Planning for 2021: Value-Creating Systems

Every year, around this time, I share a simple tool which might help people think ahead when making personal plans. In 2019 and 2018 I offered variants of the “Arrows of Time” diagram. The arrows provide a way to reflect on the things which may await us in the coming year, and those from the past which will still be with us on our journey into the future.

This year, I want to share a different tool. You still don’t need anything more than a pen and paper to use it.

This year, I want to think about relationships and values.

2020 has been a strange and difficult year for many of us, with more of our life than ever before spent online: in Zoom meetings and conference calls, online quizzes and get-togethers in new, sometimes awkward, digital settings. All of the emotions, frustrations, and opportunities of these spaces have been magnified by the pressures of COVID-19.

We increasingly expect, and are expected, to deal with constant streams of information from many sources. There’s more stimulation, but we might also be more distractible, less focussed, less aware of our environment, less able to process everything cognitively and emotionally. We might not be tending our relationships as well as we might.

So why not take a moment, map your relationships, and see what difference they’re currently making? It might guide you in the decisions you make as 2021 arrives.

As always, I’m standing on the shoulders of giants, trying to bring together the work of a few different thinkers and writers in a simple tool. I’ll tell you more about the sources I’m drawing on at the end of this piece.

But before then, if you’re willing to join me, it’s time to get started.

We’re going to draw a map. Let’s begin by putting you at the centre.

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Interview with Paul Bowers, Part 3: Chemist and Conductor

Late in November 2020, I caught up with Paul Bowers, CEO of the Australian sustainability organisation Renew, for a brief chat. (You can read the first part here and you can read the second part here).

Renew evolved from the Alternative Technology Association of Australia, and today it advocates for sustainable living in homes and communities across the nation. In the final part of our conversation, Paul and I spoke about interdisciplinary thinking, new forms of leadership, and the next steps Paul will be taking as CEO.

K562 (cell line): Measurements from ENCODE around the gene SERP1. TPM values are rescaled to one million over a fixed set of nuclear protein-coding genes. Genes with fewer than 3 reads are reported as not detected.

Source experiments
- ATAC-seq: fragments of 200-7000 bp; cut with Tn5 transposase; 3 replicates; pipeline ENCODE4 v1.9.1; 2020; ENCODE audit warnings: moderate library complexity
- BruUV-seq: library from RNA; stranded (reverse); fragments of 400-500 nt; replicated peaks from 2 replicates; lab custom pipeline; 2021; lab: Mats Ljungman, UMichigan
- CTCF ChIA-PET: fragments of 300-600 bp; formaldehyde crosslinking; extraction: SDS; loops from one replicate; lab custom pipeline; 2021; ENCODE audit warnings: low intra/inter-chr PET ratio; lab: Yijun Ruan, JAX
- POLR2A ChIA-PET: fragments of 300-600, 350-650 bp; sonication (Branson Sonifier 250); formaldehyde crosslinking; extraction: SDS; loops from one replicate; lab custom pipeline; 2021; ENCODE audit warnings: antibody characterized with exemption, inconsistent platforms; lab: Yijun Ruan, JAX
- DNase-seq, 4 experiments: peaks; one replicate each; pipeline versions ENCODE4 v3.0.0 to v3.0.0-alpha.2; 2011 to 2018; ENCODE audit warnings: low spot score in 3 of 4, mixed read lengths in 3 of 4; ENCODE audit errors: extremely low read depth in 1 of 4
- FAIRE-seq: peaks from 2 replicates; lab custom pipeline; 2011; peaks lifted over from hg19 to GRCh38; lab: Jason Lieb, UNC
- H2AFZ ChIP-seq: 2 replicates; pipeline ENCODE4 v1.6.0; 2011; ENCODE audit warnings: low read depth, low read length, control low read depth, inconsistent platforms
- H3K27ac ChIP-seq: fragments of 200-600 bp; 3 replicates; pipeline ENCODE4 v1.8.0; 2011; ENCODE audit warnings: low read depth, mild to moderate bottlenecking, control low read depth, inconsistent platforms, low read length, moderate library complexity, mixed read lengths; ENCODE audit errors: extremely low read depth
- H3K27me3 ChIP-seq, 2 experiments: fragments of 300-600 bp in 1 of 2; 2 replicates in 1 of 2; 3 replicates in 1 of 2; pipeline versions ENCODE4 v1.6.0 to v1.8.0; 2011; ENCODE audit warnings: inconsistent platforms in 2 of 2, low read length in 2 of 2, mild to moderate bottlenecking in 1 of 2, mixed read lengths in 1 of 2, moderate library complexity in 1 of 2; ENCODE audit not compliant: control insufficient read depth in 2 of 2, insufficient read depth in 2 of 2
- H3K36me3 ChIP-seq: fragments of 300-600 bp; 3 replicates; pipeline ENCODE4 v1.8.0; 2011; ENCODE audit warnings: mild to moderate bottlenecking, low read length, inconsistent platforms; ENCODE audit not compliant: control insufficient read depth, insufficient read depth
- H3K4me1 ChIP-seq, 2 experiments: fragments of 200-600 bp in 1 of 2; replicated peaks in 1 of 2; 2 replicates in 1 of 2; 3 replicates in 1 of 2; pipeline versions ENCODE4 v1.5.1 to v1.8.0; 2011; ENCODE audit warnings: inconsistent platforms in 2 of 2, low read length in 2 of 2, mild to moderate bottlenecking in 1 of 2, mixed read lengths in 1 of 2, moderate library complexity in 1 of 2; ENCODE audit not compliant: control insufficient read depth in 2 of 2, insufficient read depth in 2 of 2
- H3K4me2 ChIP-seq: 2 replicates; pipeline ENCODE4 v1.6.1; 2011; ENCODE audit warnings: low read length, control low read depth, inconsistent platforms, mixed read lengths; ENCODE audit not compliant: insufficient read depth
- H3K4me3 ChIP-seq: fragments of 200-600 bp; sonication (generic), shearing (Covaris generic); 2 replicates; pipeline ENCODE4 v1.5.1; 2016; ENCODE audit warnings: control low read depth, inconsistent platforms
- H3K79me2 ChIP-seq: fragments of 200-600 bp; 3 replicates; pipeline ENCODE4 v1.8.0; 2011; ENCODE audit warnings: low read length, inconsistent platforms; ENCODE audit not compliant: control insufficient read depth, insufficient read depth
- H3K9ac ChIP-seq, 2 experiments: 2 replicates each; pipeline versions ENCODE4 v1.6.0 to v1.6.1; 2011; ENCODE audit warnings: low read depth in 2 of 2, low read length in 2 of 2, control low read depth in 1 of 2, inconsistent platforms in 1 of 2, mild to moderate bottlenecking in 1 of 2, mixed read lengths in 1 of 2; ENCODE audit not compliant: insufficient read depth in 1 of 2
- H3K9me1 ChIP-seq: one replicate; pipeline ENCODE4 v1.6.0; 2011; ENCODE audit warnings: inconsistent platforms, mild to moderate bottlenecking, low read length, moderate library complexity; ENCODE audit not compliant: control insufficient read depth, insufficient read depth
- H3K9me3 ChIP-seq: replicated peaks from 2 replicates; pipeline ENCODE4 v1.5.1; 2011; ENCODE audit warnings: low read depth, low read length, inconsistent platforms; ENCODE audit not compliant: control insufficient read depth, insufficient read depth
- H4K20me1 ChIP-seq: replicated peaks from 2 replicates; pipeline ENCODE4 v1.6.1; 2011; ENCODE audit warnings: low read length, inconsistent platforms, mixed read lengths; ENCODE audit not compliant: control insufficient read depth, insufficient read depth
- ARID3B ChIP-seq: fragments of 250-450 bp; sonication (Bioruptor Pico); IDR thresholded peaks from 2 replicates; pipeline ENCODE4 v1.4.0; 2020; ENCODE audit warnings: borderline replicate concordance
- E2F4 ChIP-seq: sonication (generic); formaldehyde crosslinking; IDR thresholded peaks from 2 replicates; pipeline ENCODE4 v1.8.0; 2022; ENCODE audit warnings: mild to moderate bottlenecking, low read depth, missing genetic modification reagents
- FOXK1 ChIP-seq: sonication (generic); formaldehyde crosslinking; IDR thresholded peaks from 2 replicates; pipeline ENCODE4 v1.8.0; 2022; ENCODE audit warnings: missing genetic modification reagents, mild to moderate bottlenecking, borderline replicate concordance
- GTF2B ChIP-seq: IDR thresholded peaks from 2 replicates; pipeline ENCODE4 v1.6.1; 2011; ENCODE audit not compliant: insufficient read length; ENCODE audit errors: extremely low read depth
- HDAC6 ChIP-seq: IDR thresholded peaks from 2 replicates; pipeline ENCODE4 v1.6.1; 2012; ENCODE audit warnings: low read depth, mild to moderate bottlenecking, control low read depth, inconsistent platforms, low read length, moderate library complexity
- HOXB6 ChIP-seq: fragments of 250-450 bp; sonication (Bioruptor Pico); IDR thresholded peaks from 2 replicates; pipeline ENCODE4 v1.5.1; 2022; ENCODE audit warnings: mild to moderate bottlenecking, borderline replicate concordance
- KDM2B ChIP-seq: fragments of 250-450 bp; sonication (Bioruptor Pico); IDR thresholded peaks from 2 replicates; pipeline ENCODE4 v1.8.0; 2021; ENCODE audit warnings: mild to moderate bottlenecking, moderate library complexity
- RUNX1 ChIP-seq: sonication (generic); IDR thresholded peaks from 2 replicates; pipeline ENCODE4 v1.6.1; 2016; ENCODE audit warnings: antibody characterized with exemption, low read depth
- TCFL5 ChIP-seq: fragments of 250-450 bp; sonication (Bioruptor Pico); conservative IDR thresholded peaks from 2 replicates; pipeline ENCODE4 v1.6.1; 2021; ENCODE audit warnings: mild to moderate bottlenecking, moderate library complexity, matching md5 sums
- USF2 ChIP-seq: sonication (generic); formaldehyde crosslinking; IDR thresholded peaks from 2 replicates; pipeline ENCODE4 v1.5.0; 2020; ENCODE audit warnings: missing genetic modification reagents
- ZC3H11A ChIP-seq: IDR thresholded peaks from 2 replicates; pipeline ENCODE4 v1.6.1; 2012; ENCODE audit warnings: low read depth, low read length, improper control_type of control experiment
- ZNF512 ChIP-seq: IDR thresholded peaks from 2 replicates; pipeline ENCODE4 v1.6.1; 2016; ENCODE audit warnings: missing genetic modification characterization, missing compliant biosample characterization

What does it mean for Renew to get through this big transition, to negotiate the actual pivot point, especially when, as you said, your prior success was built on hackers and homeowners, and now you need to think about engaging tenants, landlords, a wider community?

It’s really hard! That’s a really live question for us right now, in this highly febrile moment of post-pandemic and looming recession. There are all these binary oppositions: the homeowner-hacker versus a different community in the future; a small, scrappy, financially precarious member organization versus some kind of super-slick consulting lobby group. Fast urgent change versus slow sustained change. And there are a multitude of other axes besides! For me it’s about a kind of dialectic: How does the value come from the tension between the two poles of each issue?

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Interview with Paul Bowers, Part 2: Bureaucratic Radicalism

Late in November 2020, I caught up with Paul Bowers, CEO of the Australian sustainability organisation Renew, for a brief chat. (You can read the first part here).

Renew evolved from the Alternative Technology Association of Australia, and today it advocates for sustainable living in homes and communities across the nation. In the second part of our conversation, Paul and I spoke about systemic change, revolution and reform, and encouraging the choice to live sustainably.

Parliament House, Canberra, by Wikimedia user JJ Harrison – CC BY-SA 3.0

You’ve written on “bureaucratic radicalism“, which seems to speak to this issue of what happens when the green hackers of the 80s find themselves represented on federal committees and contributing to the building code.

Bureaucratic radicalism was my attempt to think through how you systematize good practice, and using existing power structures in order to do that. My first thought is to consider what we need to learn from First Nations peoples, from communities where environmental sustainability and good practice is part of what you learn from childhood.

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Interview with Paul Bowers, Part 1: What do you do when the revolution is over?

Late in November 2020, I caught up with Paul Bowers, CEO of the Australian sustainability organisation Renew, for a brief chat.

Renew, which evolved from the Alternative Technology Association of Australia, advocates for sustainable living in homes and communities across the nation. Paul, following a storied career in the Australian museums & galleries sector, joined Renew as CEO in March.

In our conversation, we talked about Paul’s journey across sectors, the nature of creativity, the challenges of a sustainability organisation’s evolving mission, and the opportunities which await.

Matt:

You joined Renew in March. What’s it like taking up a CEO role in the midst of a crisis like this?